9 things you need to safely tow, park, and level a tiny house
Many factors are involved in safely towing a tiny house on wheels. Most important, of course, is the design of the house itself.
This post will focus on specific safety items and tools you'll need to tow and park a house, and will touch on some important design considerations as well. I've already written extensively, describing in detail my two long towing trips (2,000 miles each) and everything I did to prepare. Please read the two posts below as well to get all the details not included in this post.
- Towing a Tiny House (from California to Texas)
- Our Tiny House Towing Adventure: Part One and Part Two
When designing a tiny house that will be safe to tow, consider the following:
Weight Distribution: Make sure weight is distributed fairly evenly from right to left and front to back, with as much as weight as possible placed over the axels (not at the corners). Don't place all appliances on one side of the house (in a galley kitchen for instance). The axels can more easily handle the weight, so placing heavier items (like appliances -- kitchen, laundry, etc) near the center of house (or 60% back) is a good starting point. A house with an uneven distribution of weight will have more tendency to sway or bounce, both things you definitely want to avoid when towing!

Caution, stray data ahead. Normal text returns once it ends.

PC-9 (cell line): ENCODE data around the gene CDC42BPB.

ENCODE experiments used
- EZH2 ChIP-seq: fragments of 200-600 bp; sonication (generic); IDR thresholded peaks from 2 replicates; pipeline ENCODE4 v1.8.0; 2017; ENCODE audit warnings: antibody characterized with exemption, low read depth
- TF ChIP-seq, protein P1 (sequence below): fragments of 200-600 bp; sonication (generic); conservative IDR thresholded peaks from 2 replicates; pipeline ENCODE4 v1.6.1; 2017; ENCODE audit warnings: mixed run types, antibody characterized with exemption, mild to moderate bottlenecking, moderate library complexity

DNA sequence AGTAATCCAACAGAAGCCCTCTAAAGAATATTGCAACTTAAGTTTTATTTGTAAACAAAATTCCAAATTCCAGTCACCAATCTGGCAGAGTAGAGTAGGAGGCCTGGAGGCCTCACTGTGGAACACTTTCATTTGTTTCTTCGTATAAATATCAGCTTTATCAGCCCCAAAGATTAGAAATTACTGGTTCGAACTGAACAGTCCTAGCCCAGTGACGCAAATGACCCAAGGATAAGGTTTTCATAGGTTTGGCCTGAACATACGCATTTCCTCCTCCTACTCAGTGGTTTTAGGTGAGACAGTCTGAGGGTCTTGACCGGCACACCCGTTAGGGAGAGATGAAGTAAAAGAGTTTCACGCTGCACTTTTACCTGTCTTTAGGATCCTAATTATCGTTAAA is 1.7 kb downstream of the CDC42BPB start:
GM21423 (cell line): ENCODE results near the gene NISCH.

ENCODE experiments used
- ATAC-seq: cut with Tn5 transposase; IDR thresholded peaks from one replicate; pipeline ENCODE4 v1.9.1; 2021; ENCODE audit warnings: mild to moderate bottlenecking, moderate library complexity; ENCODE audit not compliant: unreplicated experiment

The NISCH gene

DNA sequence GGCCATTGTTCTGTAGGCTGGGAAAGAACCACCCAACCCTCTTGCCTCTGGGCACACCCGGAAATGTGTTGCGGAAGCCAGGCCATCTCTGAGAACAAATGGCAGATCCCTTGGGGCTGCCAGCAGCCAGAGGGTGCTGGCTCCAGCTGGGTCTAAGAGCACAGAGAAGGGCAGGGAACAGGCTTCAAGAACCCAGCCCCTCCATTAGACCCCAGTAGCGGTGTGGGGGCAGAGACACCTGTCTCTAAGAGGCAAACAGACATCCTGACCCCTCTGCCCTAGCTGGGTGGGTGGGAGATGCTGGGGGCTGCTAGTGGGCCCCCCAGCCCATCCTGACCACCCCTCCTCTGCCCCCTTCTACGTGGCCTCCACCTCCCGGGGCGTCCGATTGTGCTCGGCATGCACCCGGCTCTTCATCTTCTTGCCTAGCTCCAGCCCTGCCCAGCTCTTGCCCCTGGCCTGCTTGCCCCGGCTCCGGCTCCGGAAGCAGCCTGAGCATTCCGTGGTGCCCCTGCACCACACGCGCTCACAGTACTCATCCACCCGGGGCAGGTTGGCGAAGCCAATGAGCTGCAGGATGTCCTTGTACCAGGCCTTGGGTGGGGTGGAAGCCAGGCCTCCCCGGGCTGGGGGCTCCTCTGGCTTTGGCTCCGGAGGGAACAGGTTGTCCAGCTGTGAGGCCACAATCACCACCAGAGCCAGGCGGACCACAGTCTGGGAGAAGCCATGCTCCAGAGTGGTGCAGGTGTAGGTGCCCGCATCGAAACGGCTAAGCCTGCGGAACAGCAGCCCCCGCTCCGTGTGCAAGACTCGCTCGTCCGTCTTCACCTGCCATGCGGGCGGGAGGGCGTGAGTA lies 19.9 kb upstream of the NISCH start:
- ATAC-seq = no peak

Tongue Weight: The amount of weight on the tongue (triangle part, where the hitch is) should be from 9-15% of the total trailer weight. So for a 10,000 lbs house, you'd want approx. 1,000 lbs of tongue weight. This is the weight that pushes down on the back of your tow vehicle, insuring that the back wheels of the truck are always in solid contact with the ground and that the connection from trailer to vehicle remains solid (with some downward force). The axels on most trailers are about 60% of the way back from the tongue, which is designed to make sure that there is always adequate tongue weight if the trailer load is balanced correctly (over the axels). Too little tongue weight is very dangerous, because the house will bounce around a lot and will have a tendency to pull the back of the truck off the ground, a very easy way to loose control while towing. Not enough tongue weight also has a huge affect on the amount of sway you'll experience. Too much tongue weight is less of a safety issue, but could easily overload your truck's suspension with more weight than it was designed to carry.